In this lesson, you will learn about the C# StringBuilder Class, its usage, important methods, and examples to better understand the topic.
As we learned from the previous lesson, Stings are immutable and cannot change value once created. The StringBuilder allows a collection of characters to change variables; this property is called mutable.
To use the StringBuilder class in your program, you need to add the namespace
System.Text at the top of your class:
StringBuilder is useful when string manipulation is required, such as creating a log message or SQL Query.
To create a string builder, simply create an instance of its class:
StringBuilder sb = new StringBuilder();
You can also create a string Builder with an initial value:
StringBuilder sb = new StringBuilder("Learn CSharp Programming Language");
After a string builder is created and initialized, you can make changes to its value without worrying about exhausting the memory but using Built-in methods, which we will discuss in the next section.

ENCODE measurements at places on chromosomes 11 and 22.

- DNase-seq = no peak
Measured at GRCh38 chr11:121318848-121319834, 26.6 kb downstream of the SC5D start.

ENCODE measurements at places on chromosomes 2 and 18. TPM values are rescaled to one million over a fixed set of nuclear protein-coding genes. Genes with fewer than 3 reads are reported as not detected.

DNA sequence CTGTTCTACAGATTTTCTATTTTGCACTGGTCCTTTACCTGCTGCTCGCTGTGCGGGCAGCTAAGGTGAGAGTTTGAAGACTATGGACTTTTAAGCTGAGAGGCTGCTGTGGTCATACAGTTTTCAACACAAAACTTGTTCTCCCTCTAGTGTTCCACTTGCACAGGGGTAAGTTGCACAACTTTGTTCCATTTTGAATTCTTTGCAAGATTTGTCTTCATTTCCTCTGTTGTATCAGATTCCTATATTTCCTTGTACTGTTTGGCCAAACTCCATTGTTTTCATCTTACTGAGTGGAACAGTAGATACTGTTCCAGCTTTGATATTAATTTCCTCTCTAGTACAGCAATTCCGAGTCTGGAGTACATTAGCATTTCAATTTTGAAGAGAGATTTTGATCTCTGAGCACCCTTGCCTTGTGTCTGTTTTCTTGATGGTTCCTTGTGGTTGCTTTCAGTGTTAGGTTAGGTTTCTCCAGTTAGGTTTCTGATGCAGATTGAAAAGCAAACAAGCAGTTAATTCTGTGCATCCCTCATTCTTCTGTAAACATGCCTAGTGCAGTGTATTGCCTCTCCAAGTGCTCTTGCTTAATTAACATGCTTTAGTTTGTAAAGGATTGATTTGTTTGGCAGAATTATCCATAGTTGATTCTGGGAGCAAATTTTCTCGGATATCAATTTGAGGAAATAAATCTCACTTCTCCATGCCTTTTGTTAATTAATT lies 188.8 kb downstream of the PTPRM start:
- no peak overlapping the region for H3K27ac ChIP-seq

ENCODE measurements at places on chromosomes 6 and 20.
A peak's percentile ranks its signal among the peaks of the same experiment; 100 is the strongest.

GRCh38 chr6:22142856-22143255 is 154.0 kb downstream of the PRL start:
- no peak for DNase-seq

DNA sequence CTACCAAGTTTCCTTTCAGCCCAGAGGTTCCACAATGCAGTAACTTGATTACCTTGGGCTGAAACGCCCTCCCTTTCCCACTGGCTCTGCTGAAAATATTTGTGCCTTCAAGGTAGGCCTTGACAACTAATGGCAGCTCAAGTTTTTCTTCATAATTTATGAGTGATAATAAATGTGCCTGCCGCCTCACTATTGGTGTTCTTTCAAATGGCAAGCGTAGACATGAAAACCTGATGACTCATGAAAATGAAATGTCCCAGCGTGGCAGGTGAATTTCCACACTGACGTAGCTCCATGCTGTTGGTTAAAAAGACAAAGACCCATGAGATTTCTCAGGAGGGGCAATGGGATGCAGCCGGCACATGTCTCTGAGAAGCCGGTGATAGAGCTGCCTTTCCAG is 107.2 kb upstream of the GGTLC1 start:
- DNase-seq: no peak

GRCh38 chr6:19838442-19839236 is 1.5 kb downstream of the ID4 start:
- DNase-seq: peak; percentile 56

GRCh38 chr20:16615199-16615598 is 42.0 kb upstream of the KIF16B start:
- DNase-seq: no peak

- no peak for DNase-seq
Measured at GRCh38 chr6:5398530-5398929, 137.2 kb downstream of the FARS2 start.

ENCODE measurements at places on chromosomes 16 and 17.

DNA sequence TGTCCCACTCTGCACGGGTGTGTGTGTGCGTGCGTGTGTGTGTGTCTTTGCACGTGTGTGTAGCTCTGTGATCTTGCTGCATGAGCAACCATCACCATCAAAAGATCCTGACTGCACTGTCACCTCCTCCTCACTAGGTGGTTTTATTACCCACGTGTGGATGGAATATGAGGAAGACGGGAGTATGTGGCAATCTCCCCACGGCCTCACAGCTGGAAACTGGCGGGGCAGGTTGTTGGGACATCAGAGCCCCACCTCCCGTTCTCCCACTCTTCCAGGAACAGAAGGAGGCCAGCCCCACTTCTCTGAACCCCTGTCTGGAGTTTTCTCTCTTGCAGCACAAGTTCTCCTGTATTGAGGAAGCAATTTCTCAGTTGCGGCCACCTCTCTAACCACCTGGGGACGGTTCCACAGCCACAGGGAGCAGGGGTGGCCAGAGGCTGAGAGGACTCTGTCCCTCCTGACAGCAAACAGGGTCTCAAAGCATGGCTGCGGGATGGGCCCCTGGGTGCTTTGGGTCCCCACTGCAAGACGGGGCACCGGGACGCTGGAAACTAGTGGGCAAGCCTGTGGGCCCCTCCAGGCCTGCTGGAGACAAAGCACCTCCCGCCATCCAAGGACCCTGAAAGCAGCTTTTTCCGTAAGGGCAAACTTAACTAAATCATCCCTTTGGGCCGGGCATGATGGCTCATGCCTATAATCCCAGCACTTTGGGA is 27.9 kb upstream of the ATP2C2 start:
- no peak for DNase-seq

Below are the StringBuilder methods that each developer must know:
This method appends a string value to the StringBuilder variable. Example:
This method inserts a string at a specific index on the current StringBuilder value. Example:
This method removes a specific number of characters from a StringBuilder variable.
This method replaces a specific character from a StringBuilder variable. For Example:
You must often convert the StringBuilder final value to a string type. To do so, use the
.ToString() methods. For example:
Below is a complete C# example that covers the methods we learned in this lesson:
This concludes the C# StringBuilder Class lesson. In the next lesson, you will learn about Booleans in C#